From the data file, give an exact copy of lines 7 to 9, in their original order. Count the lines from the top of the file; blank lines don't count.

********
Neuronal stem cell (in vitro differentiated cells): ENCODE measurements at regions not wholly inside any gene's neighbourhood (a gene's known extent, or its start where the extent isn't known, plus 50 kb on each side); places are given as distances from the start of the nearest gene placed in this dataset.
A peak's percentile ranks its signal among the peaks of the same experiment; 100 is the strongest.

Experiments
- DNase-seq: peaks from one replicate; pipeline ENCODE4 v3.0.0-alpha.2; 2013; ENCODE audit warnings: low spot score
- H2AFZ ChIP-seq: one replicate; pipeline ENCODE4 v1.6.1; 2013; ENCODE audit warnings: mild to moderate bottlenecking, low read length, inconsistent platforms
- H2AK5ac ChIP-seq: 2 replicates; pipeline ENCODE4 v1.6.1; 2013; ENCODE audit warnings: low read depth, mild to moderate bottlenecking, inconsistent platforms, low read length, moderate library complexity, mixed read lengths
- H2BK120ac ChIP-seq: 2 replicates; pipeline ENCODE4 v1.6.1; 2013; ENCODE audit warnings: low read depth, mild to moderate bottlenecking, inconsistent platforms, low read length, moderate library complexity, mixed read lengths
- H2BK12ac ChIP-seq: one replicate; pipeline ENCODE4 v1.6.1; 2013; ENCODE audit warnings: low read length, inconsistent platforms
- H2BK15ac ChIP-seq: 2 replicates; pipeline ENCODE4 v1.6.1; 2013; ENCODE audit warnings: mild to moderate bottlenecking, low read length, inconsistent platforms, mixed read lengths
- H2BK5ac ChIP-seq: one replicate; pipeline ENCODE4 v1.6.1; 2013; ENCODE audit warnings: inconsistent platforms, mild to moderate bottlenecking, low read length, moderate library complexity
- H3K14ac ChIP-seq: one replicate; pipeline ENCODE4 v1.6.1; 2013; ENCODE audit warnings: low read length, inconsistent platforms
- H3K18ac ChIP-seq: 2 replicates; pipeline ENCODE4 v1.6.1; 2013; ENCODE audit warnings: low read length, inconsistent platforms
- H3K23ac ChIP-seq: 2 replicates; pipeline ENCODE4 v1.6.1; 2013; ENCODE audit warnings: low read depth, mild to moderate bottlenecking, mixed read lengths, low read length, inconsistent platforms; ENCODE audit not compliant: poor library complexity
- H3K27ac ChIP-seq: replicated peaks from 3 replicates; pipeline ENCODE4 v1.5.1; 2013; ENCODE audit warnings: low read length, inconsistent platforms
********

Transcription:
- H2BK120ac ChIP-seq: 2 replicates; pipeline ENCODE4 v1.6.1; 2013; ENCODE audit warnings: low read depth, mild to moderate bottlenecking, inconsistent platforms, low read length, moderate library complexity, mixed read lengths
- H2BK12ac ChIP-seq: one replicate; pipeline ENCODE4 v1.6.1; 2013; ENCODE audit warnings: low read length, inconsistent platforms
- H2BK15ac ChIP-seq: 2 replicates; pipeline ENCODE4 v1.6.1; 2013; ENCODE audit warnings: mild to moderate bottlenecking, low read length, inconsistent platforms, mixed read lengths